Lifestyle

Ambler horticulture society holds annual plant sale

Temple Ambler’s annual Campus Plant Sale, held by the horticulture honors society, will run later this month.

Those who are looking to bring a little bit of spring inside this semester can attend Temple Ambler’s annual Campus Plant Sale.

Ambler’s green-thumbed horticulture honor society, Pi Alpha Xi, will sell a variety of plants at the annual Spring Plant Sale, which will run from 9 a.m. to 2 p.m. on April 25. Proceeds will benefit PAX, the Ambler Arboretum and student internships.

The Spring Plant Sale dates back to 1949, horticulture faculty member Dr. Sasha Eisenman said, when the property that is now Temple Ambler belonged to the Pennsylvania School of Horticulture for Women.

“Students would sell plants, produce, fruit, honey and other farm products throughout the year at an annual harvest fair,” Eisenman said.

This year, the plant sale will include plants like perennials, annuals, woodies, herbs, veggies and hanging baskets. Students from PAX are in charge of the plants.

“We grew the herbs and veggies ourselves that started from seeds, and some of the indoor plants we have we grew those from vegetative cuttings from our greenhouse, and some of our woody plants and perennials we received from local native nurseries,” said Wiley Kollar, a junior horticulture major. “If you’re looking for something for Mother’s Day, you might find something nice.”

Horticulture student Cindy Ahern said she enjoys working the plant sale.

“It is kind of like being a kid in a candy shop,” Ahern said. “During the sale, I love seeing the camaraderie among students, professors, and customers including alumni and neighbors in the community.”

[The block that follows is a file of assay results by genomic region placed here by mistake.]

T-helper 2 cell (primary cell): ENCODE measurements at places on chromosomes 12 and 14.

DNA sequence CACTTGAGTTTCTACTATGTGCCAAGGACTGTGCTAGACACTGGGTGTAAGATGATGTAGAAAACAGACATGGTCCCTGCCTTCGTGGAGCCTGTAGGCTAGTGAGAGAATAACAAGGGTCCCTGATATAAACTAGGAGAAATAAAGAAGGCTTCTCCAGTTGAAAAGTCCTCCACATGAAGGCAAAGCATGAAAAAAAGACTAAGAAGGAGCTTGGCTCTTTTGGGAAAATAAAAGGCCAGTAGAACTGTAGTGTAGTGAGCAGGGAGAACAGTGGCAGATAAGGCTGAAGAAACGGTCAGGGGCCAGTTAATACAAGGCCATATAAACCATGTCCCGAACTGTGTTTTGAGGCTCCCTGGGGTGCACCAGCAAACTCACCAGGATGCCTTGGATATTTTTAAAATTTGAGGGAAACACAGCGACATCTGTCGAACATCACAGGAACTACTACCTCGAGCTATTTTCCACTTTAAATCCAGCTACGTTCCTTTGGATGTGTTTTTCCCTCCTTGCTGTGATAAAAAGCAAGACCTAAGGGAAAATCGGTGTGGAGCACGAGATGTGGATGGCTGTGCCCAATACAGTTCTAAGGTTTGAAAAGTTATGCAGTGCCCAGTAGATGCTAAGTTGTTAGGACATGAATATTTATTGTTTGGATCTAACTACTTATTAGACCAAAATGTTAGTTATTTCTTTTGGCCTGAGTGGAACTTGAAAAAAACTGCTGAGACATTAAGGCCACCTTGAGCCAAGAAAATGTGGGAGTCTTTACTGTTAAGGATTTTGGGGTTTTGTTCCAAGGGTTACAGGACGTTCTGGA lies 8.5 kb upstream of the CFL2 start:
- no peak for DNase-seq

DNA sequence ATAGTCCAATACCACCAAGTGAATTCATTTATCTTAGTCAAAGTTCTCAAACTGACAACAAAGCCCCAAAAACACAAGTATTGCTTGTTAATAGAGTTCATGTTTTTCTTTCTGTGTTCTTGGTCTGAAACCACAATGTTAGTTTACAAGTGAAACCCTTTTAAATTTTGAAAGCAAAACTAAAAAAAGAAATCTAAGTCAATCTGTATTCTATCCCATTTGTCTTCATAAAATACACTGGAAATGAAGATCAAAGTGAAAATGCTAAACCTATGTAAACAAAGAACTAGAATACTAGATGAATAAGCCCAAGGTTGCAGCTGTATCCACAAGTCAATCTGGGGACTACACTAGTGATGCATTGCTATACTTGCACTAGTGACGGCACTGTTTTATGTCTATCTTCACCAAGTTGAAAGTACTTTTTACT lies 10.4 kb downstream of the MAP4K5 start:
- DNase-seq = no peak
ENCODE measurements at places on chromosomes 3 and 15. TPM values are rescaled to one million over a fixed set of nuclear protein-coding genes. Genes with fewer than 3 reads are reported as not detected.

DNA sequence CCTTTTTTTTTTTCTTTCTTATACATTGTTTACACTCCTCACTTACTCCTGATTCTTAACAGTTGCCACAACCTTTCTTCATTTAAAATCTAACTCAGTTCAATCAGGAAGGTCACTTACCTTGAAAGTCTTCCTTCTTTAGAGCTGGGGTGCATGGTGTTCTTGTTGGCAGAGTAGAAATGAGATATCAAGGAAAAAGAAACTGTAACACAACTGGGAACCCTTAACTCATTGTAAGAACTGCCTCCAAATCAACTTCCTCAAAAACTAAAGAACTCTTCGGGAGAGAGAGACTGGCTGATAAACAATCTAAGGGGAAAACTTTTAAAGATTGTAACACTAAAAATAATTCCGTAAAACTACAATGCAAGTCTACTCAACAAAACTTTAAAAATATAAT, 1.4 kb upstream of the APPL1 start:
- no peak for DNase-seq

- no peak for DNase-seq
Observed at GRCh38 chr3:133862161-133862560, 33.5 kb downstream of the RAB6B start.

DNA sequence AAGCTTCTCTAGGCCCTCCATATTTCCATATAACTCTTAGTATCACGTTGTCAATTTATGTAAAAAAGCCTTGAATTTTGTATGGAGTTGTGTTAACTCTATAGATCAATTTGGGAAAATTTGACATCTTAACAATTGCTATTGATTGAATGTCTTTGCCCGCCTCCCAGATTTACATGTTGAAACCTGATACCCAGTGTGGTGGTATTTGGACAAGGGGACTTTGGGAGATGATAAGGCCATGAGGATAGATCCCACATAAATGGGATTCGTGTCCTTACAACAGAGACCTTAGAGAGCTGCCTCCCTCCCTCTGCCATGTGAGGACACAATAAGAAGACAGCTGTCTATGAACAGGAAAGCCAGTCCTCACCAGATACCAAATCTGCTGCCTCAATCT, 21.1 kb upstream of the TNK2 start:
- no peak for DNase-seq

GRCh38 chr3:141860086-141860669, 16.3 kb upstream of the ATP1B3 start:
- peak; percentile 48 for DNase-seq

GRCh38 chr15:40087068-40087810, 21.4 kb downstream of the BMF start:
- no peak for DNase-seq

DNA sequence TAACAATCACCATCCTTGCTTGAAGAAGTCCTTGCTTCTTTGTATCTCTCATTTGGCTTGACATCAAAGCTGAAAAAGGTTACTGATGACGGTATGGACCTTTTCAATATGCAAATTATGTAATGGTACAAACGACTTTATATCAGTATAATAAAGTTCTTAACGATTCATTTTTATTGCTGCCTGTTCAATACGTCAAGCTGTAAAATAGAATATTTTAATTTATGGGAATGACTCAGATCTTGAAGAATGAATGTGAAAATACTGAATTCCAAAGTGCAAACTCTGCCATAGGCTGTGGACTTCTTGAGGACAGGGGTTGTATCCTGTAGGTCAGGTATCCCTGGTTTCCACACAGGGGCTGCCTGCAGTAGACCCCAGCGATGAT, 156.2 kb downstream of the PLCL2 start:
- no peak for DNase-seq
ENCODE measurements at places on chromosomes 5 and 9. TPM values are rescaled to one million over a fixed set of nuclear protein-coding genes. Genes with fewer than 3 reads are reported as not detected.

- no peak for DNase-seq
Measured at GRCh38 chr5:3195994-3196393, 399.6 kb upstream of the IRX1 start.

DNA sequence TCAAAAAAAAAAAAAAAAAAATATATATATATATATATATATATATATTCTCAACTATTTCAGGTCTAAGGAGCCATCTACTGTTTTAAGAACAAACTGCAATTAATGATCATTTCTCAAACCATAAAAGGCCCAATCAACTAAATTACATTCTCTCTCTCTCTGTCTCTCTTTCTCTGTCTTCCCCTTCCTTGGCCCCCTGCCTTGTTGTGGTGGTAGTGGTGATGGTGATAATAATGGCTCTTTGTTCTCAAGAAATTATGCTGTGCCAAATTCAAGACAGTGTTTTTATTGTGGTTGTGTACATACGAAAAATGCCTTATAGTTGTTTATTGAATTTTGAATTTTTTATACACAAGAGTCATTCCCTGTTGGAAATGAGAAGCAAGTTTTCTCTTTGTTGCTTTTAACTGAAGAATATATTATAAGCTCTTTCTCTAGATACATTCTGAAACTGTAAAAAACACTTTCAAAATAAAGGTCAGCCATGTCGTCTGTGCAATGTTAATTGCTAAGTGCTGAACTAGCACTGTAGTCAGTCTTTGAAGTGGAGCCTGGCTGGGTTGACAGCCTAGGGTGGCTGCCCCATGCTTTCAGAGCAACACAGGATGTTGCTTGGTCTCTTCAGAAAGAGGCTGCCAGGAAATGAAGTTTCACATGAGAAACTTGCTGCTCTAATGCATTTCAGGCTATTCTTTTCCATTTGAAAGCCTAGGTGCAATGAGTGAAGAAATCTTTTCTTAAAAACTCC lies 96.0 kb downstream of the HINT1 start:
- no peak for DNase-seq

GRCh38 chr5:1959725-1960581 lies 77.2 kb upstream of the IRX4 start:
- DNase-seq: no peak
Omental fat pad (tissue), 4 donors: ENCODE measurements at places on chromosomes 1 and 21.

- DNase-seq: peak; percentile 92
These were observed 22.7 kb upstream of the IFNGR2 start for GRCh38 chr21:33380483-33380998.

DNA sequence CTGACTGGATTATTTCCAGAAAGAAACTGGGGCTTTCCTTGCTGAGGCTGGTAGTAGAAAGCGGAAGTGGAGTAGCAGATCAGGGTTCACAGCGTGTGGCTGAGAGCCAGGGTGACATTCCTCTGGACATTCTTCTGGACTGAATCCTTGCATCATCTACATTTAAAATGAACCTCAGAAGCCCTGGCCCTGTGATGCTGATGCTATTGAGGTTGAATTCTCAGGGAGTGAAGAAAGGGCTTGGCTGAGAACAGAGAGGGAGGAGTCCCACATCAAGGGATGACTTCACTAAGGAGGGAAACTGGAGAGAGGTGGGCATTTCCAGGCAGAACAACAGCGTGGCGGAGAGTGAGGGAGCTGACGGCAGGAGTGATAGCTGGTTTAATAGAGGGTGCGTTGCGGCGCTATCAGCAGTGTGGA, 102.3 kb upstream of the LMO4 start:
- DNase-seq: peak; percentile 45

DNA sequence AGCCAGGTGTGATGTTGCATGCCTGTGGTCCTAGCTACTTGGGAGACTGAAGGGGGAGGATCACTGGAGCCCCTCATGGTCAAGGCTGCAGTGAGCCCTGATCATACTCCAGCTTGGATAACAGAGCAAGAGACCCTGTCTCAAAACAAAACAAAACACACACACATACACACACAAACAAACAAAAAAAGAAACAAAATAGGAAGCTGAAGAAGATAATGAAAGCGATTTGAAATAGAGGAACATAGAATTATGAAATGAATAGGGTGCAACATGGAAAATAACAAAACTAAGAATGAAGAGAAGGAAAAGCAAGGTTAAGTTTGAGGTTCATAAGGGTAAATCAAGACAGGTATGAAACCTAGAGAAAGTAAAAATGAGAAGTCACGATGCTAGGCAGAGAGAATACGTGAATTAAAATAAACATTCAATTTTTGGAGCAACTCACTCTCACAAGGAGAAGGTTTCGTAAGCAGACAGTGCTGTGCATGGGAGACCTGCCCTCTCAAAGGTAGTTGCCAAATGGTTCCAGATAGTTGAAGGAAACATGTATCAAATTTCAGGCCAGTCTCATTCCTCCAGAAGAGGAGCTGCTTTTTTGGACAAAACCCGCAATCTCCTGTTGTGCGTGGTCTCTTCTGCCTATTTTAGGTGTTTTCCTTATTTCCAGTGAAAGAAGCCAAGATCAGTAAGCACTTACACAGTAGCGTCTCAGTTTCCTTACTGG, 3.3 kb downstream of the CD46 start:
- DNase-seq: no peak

Cash, check and credit cards will be accepted at the plant sale. PAX members are also involved in a wide range of community activities, Kollar said.

“We deal with community involvement like local tree planting, we volunteer with orchards, and we participate in EarthFest” Kollar said.

EarthFest is an outdoor educational event that the Center for Sustainable Communities holds annually. This year, EarthFest will be held on April 24.

“At EarthFest, different environmental groups set up stands and high school students show their senior projects, and we have displays to show children how sustainability works and to open their mind to the environment,” Kollar said.

 The plant sale will also benefit the the Ambler Arboretum, located on the campus.

“The Arboretum of Temple University is a historic public garden, and its mission is to serve as a living laboratory for students to learn about plants and the integral relationship between people and the environment,” Eisenman said. “It is providing this knowledge and these experiences that make arboreta and botanical gardens so important to both the local and global community.”

Kollar said he thinks of the arboretum as a “hidden gem” and believes more students should visit.

“To me, my acre of diamonds is Ambler,” Kollar said. “It’s enjoyable if you want to escape.”

The arboretum features a variety of garden habitats.

“It features a woodland, formal native, perennial and winter gardens, food crop gardens, healing gardens and my favorite – a sustainable wetland garden,” Eisenman said. “Professional staff manage the greenhouse and gardens with the help of student employees and volunteers, and the curriculum includes hands-on planting and experiments.”

Ahern said she enjoys seeing support for PAX and the arboretum.

“Horticulture is the window to the world – without plants, life is not sustainable,” Ahern said. “[Horticulture] offers endless possibilities to create habitats that support a vast diversity of species.”

Nina Depaz can be reached at depazc@temple.edu.

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